Amanda Tillman called her 18-month-old daughter a “hero” while describing as a “coward” and monster the 25-year-old Zachary man who pleaded guilty Thursday to manslaughter in the toddler’s 2013 beating death.

Willie Brent Stone, who was Tillman’s boyfriend but not the child’s biological father, was sentenced to 25 years in prison without benefit of probation in the killing of Azaria Johnson on April 15, 2013, at their Floynell Drive apartment. Stone was scheduled to stand trial on a second-degree murder count and faced a life sentence if convicted as charged.

Prosecutor Darwin Miller said in court that Stone’s attorney came forward with the plea deal for manslaughter and the family was willing to accept the offer. He said Tillman and the child’s grandmother wanted to accept the plea and sentence instead of going to trial.

“I didn’t want to relive what I went through in the beginning,” Tillman said after court.

During the hearing, Tillman wept while her victim impact statement was read in court by Kristen Raby, a victim assistance coordinator with the East Baton Rouge Parish District Attorney’s Office.

“Azaria was my strength, my reason for living and you stole her future, you stole our future together,” Tillman stated in the two-page typed letter. “I want you to know that I hate you for what you’ve done. I can’t even see myself forgiving you. I wish nothing but the worst for you.”

Tillman acknowledged that her questions — how much did her daughter suffer, did she suffer at all, did she lay in her bed crying for her mother, how much did she scream and what was her last thought — will likely go unanswered.

Tillman said she regrets not seeing the signs of abuse earlier.

“After educating myself on child abuse, I now know in my heart you are the cause of all my daughter’s pain and the trips to the hospital, you are the reason her hair started to fall out,” she stated. “I beat myself up every day for allowing you into my home. I will forever blame myself.”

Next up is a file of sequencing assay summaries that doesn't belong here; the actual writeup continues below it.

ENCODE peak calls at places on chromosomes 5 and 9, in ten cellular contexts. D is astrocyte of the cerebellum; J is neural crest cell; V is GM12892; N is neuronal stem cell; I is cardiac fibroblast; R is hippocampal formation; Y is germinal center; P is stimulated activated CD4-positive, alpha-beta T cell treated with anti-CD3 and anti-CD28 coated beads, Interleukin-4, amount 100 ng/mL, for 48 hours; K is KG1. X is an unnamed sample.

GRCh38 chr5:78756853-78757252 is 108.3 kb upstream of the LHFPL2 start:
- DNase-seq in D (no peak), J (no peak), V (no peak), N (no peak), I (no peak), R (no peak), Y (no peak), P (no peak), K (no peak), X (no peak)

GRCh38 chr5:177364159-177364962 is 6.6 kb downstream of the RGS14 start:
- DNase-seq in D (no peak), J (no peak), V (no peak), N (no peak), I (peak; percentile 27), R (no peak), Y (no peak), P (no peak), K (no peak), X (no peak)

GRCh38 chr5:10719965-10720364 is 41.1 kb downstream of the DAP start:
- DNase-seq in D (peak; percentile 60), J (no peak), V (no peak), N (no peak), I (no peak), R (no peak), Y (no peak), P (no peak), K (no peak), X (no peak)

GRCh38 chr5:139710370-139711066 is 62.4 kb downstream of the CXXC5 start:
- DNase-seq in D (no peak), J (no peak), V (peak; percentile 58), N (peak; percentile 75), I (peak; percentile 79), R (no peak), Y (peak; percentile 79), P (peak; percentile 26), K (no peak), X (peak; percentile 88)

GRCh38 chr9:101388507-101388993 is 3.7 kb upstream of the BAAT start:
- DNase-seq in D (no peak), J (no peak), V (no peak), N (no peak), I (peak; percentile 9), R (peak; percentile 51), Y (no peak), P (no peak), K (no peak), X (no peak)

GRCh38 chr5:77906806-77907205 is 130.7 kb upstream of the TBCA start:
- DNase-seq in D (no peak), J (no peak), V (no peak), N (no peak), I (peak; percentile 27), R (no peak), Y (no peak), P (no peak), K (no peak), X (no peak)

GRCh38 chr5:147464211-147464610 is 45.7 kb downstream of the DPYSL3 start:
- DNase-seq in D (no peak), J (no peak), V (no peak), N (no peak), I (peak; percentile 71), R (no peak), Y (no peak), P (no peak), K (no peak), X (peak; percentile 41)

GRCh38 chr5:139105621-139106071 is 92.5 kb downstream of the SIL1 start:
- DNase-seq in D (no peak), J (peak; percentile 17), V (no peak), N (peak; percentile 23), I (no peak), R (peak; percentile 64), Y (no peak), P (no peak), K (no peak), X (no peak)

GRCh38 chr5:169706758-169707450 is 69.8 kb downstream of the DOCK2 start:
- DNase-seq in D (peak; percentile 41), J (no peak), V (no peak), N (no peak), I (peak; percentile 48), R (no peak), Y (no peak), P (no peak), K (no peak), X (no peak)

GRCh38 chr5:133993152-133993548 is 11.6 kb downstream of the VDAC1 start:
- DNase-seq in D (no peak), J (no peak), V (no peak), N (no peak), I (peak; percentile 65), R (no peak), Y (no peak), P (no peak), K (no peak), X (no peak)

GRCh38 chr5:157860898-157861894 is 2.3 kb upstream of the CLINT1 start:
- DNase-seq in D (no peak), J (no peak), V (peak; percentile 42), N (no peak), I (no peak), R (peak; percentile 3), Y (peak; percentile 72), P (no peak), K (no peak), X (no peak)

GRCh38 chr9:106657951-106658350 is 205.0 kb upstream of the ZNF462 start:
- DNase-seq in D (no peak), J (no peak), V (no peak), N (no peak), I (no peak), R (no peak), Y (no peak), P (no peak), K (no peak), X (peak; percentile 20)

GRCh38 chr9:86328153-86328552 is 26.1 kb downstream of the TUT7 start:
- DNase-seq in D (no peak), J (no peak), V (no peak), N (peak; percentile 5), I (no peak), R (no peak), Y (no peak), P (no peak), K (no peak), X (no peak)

Tillman said her daughter taught her the meaning of true love, and Stone “will never take that part of her from me.”

“My daughter is a hero because even in death she has saved my life in so many ways,” Tillman noted. “Through this all I’ve learned not to put anything past anyone and that monsters don’t always wear a mask, instead they wear a shield of trust.”

After court, an emotional Tillman said outside the courtroom that even though she agreed to Stone’s guilty plea and sentence, “no amount of time” is enough punishment for what he did to her daughter.

District Attorney Hillar Moore III said Thursday night that his office was aware of the state’s investigation into prior abuses of the child, but Stone had never been mentioned as the possible abuser.

Stone, who was scheduled to stand trial next month on a second-degree murder charge, told first responders that he tried to wake the child up to dress her but she was unresponsive, sheriff’s officials have said.

The child was pronounced dead at the apartment.

The Coroner’s Office ruled following an autopsy that Azaria died due to blunt-force trauma to the head.

Prosecutor Miller said inside the courtroom Thursday that the child suffered massive trauma to the brain.

Stone eventually admitted under questioning that he hit the child while her mother was at work, sheriff’s officials have said.

Miller said Stone admitted striking Azaria multiple times.

Stone chose not to make any statement to the judge.